Different interconnected cycles in nature recycle elements to be reused by living
organisms. They are called biogeochemical cycles and they control the levels of elements
necessary for life among different pools. Some of the most significant and renowned
cycles are the carbon cycle, the nitrogen cycle, and the phosphorus cycle. Humans have a
great impact on the interconnectivity of these cycles. Many human activities alter them,
and, therefore, affect our environment. Altered biogeochemical cycles merged with climate
change have consequences that include biodiversity loss, freshwater and marine
eutrophication, air pollution, human health, food security, and water resources.
There are different cycles in nature that recycle elements to be reused by living organisms.
These elements or compounds vital to maintain the growth of organic beings have their
own interconnected cycles; the cycles affect one another. They consist of transformation
processes where chemical elements are relocated from one compound to another. These are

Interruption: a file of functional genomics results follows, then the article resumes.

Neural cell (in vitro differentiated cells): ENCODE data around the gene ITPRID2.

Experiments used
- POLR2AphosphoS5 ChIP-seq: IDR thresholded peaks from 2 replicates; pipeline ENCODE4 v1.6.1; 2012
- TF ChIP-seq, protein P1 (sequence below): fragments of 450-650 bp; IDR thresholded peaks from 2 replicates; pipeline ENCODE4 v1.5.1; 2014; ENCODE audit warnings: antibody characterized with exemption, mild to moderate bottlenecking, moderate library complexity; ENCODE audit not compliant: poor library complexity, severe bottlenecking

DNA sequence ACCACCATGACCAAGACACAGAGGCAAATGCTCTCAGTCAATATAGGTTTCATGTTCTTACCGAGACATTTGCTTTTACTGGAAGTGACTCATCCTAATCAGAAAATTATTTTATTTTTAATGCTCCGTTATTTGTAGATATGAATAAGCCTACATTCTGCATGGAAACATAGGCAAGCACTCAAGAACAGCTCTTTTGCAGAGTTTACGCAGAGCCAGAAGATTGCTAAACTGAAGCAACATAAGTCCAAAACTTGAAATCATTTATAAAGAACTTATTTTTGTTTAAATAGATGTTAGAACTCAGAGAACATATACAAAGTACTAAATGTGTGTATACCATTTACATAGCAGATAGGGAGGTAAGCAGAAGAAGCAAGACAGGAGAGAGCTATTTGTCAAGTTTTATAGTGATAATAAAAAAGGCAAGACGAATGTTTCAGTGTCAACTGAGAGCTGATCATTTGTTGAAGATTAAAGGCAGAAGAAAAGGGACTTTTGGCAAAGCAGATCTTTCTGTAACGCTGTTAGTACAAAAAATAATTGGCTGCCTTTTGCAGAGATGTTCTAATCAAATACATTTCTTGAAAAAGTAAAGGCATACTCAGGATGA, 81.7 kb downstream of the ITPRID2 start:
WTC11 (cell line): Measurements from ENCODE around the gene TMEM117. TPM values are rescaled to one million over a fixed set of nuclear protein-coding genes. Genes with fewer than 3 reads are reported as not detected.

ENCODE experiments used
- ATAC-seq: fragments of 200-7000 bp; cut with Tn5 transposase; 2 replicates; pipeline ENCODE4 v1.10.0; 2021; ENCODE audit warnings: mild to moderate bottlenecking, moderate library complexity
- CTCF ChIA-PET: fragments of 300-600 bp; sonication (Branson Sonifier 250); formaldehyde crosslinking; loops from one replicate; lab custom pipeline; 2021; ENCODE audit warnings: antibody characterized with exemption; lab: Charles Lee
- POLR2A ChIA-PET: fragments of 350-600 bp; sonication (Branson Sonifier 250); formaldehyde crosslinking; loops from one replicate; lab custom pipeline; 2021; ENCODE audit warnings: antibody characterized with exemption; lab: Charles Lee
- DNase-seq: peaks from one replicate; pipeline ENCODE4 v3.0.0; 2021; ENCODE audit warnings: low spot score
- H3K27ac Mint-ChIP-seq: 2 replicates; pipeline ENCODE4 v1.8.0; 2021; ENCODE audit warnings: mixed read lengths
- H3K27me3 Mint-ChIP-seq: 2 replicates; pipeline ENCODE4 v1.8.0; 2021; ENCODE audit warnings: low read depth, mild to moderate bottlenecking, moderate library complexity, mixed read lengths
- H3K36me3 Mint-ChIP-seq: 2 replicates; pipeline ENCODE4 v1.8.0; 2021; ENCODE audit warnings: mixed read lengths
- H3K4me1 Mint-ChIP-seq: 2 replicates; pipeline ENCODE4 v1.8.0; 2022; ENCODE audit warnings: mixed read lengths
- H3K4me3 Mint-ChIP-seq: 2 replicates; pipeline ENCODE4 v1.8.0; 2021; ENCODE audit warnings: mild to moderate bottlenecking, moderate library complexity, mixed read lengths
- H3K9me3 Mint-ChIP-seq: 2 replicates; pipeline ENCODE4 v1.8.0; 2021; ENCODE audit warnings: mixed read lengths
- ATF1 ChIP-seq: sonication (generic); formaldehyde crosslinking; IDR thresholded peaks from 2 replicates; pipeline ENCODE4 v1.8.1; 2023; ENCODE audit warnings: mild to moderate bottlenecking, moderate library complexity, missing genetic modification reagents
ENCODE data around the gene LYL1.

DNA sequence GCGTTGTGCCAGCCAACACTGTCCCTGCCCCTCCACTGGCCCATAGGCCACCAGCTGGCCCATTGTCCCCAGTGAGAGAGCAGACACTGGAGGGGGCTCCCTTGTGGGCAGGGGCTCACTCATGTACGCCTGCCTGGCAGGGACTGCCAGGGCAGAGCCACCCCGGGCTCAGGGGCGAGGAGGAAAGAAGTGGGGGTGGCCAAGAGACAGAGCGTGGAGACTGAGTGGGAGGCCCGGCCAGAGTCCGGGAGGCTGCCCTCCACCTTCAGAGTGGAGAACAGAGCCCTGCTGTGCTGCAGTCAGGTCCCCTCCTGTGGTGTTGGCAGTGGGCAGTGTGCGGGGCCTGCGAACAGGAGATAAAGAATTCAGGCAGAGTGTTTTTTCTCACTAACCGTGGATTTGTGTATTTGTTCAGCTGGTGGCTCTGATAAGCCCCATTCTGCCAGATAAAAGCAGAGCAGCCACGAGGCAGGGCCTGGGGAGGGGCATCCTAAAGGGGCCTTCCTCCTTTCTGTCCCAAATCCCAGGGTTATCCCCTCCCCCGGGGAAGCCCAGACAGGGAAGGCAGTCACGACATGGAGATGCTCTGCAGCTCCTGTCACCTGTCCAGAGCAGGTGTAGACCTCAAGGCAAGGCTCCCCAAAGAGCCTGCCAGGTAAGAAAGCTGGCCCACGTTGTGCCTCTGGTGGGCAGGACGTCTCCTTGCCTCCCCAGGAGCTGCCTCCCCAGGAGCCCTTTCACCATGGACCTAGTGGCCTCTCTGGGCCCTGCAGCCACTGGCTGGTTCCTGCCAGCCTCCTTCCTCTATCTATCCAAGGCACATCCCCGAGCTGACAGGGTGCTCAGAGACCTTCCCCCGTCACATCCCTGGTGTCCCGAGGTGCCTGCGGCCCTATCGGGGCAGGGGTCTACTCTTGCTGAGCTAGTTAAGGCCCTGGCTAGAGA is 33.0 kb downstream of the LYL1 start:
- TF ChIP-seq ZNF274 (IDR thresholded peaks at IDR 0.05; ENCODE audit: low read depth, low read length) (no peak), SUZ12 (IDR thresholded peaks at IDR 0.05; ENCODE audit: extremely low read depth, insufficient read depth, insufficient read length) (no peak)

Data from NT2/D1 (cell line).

called biogeochemical cycles; they control the levels of elements necessary for life among
different pools involving biological, geological and chemical factors.
Since all biogeochemical cycles are interlinked to some degree, they might have an effect
on environmental conditions globally, as well as locally. Some of the most significant and
renowned cycles are the carbon cycle, the nitrogen cycle, and the phosphorus cycle. When
alterations happen in these cycles, proportion of these elements may change in particular
structures by becoming too insufficient or too abundant, which are both critical. Also,
these elements have the capacity to affect climate directly or indirectly by escalating or